IN THE COURT OF APPEALS OF THE STATE OF KANSAS
In the Matter of the Marriage of
KONYA D. WAGNER, f/k/a
KONYA D. GURTNER,
SCOTT E. GURTNER,
SYLLABUS BY THE COURT
1. Interpretation of the Kansas Child Support Guidelines is a question of law over which the appellate court has unlimited review.
2. Shared custody and divided custody under the Kansas Child Support Guidelines is discussed and applied.
3. Gross income for the purposes of determining child support is income from all sources, including overtime and second jobs, at least when the overtime or second job has been historically relied on by the family.
Appeal from Ford District Court; E. LEIGH HOOD, judge. Opinion filed May 23, 2003. Affirmed in part, reversed in part, and remanded with directions.
John M. Lindner and J. Scott Koksal, of Lindner & Marquez, of Garden City, for appellant.
Glenn I. Kerbs, of Dodge City, for appellee.
Before KNUDSON, P.J., MARQUARDT, J., and PADDOCK, S.J.
MARQUARDT, J.: Konya D. Wagner, formerly known as Konya D. Gurtner, appeals the trial court's modification of child support for her three children. We affirm in part, reverse in part, and remand with directions.
Scott E. Gurtner and Konya were married in 1983. They have three minor children: Kasye, Kasandra, and Kaisha. Konya filed for divorce in February 1991, and the divorce decree was entered in June 1991. Scott and Konya had gone through several changes in custody and child support until April 2002, when Konya filed a motion to establish child support, which is the subject of this appeal. Konya and Scott submitted domestic relations affidavits and child support worksheets. The trial court heard oral arguments during a brief evidentiary hearing. After considering all of the evidence, the trial court set Scott's child support obligation at $144 per month. Konya timely appeals various aspects of the trial court's decision to this court.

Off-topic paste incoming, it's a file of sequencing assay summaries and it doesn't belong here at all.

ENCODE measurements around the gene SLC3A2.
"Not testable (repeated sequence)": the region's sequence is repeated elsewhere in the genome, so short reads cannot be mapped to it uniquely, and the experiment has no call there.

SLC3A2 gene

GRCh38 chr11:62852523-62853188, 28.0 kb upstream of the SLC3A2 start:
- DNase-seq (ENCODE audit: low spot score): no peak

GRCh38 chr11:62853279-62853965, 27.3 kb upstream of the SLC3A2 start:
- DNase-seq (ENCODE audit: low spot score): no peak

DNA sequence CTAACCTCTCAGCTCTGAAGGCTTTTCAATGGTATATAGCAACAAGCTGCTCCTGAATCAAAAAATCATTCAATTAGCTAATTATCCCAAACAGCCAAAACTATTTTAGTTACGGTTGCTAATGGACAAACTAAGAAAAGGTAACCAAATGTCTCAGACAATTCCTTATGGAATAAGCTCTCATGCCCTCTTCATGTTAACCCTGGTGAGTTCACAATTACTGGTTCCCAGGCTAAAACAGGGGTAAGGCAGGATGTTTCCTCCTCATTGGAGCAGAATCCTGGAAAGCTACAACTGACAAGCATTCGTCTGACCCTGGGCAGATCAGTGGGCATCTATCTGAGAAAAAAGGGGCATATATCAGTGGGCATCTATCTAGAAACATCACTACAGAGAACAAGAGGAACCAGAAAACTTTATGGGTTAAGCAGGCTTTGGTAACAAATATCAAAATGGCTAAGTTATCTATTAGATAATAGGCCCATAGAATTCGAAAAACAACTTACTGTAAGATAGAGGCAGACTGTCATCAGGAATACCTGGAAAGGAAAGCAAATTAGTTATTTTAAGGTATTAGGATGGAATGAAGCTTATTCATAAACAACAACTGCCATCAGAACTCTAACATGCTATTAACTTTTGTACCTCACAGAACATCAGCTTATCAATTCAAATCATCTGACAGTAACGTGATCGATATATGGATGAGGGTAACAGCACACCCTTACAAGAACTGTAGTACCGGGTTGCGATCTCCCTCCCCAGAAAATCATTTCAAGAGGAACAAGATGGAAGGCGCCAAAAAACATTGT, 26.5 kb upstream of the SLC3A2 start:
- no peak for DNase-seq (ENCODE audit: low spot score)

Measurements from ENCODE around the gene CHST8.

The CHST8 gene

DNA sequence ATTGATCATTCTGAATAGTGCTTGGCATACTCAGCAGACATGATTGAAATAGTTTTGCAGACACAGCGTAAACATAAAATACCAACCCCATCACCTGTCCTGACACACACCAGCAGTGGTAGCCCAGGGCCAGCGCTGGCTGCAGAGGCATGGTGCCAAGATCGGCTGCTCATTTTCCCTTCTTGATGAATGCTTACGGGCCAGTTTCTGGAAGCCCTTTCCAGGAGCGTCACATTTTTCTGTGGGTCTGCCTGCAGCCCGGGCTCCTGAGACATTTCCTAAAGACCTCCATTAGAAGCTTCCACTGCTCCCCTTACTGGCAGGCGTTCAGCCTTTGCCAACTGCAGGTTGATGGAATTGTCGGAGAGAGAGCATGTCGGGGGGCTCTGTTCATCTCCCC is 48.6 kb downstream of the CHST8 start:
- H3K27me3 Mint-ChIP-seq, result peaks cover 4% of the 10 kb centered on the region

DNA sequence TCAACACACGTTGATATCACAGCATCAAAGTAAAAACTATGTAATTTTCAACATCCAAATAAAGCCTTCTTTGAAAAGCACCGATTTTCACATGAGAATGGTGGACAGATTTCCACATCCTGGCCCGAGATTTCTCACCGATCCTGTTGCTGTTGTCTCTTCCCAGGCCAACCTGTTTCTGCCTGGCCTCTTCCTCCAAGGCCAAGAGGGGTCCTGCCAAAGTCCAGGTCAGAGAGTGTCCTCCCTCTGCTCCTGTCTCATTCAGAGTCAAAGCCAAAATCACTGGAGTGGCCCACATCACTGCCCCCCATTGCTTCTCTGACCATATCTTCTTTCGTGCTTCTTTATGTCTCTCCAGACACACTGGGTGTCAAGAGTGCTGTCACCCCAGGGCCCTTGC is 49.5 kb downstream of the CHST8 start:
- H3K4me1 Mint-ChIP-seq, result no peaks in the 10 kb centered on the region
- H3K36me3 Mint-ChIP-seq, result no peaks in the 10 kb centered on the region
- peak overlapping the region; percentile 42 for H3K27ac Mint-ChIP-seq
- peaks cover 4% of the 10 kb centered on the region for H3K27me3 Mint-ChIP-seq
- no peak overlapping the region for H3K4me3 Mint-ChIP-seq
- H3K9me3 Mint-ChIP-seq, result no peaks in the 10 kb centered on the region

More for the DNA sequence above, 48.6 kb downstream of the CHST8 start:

In April 2002, Konya had primary residential custody of Kasye. Residential custody of the younger children alternated between Konya and Scott on a monthly basis. At the hearing, Konya argued that the trial court should treat their arrangement as a divided custody situation. Konya wanted the trial court to use a one-child schedule for Kasye and a two-child schedule for the other children. The trial court ruled that Konya and Scott's arrangement was shared custody. The trial court used a three-child schedule to determine Scott's child support.